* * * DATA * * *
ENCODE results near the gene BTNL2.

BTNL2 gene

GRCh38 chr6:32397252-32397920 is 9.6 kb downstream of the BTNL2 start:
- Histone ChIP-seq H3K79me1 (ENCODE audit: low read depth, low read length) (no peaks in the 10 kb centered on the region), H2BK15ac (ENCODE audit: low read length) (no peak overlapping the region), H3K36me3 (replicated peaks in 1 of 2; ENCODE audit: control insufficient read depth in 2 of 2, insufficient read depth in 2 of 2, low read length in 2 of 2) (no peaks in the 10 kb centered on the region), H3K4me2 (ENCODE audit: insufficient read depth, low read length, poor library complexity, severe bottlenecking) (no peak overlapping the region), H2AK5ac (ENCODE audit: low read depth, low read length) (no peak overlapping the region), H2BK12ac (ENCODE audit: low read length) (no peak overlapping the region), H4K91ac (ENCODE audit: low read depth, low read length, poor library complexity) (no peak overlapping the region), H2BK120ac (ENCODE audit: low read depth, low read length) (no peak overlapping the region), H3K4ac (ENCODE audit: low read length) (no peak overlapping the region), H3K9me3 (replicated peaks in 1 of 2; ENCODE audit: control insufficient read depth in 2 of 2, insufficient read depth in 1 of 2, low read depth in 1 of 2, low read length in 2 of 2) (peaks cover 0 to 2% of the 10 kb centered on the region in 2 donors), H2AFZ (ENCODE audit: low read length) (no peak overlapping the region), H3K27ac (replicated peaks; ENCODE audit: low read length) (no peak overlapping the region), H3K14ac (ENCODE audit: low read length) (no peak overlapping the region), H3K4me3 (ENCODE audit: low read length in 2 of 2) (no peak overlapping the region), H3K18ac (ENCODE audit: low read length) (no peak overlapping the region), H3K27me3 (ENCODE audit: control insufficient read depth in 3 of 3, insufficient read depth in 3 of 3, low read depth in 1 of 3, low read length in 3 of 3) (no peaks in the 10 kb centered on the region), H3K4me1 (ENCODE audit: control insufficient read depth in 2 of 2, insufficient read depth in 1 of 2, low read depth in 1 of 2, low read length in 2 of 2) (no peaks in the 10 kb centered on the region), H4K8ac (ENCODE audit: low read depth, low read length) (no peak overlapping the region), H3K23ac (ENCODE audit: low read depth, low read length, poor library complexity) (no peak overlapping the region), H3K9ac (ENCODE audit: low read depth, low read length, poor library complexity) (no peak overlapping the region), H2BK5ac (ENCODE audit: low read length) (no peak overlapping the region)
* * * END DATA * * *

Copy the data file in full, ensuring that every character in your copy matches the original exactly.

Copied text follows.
ENCODE results near the gene BTNL2.

BTNL2 gene

GRCh38 chr6:32397252-32397920 is 9.6 kb downstream of the BTNL2 start:
- Histone ChIP-seq H3K79me1 (ENCODE audit: low read depth, low read length) (no peaks in the 10 kb centered on the region), H2BK15ac (ENCODE audit: low read length) (no peak overlapping the region), H3K36me3 (replicated peaks in 1 of 2; ENCODE audit: control insufficient read depth in 2 of 2, insufficient read depth in 2 of 2, low read length in 2 of 2) (no peaks in the 10 kb centered on the region), H3K4me2 (ENCODE audit: insufficient read depth, low read length, poor library complexity, severe bottlenecking) (no peak overlapping the region), H2AK5ac (ENCODE audit: low read depth, low read length) (no peak overlapping the region), H2BK12ac (ENCODE audit: low read length) (no peak overlapping the region), H4K91ac (ENCODE audit: low read depth, low read length, poor library complexity) (no peak overlapping the region), H2BK120ac (ENCODE audit: low read depth, low read length) (no peak overlapping the region), H3K4ac (ENCODE audit: low read length) (no peak overlapping the region), H3K9me3 (replicated peaks in 1 of 2; ENCODE audit: control insufficient read depth in 2 of 2, insufficient read depth in 1 of 2, low read depth in 1 of 2, low read length in 2 of 2) (peaks cover 0 to 2% of the 10 kb centered on the region in 2 donors), H2AFZ (ENCODE audit: low read length) (no peak overlapping the region), H3K27ac (replicated peaks; ENCODE audit: low read length) (no peak overlapping the region), H3K14ac (ENCODE audit: low read length) (no peak overlapping the region), H3K4me3 (ENCODE audit: low read length in 2 of 2) (no peak overlapping the region), H3K18ac (ENCODE audit: low read length) (no peak overlapping the region), H3K27me3 (ENCODE audit: control insufficient read depth in 3 of 3, insufficient read depth in 3 of 3, low read depth in 1 of 3, low read length in 3 of 3) (no peaks in the 10 kb centered on the region), H3K4me1 (ENCODE audit: control insufficient read depth in 2 of 2, insufficient read depth in 1 of 2, low read depth in 1 of 2, low read length in 2 of 2) (no peaks in the 10 kb centered on the region), H4K8ac (ENCODE audit: low read depth, low read length) (no peak overlapping the region), H3K23ac (ENCODE audit: low read depth, low read length, poor library complexity) (no peak overlapping the region), H3K9ac (ENCODE audit: low read depth, low read length, poor library complexity) (no peak overlapping the region), H2BK5ac (ENCODE audit: low read length) (no peak overlapping the region)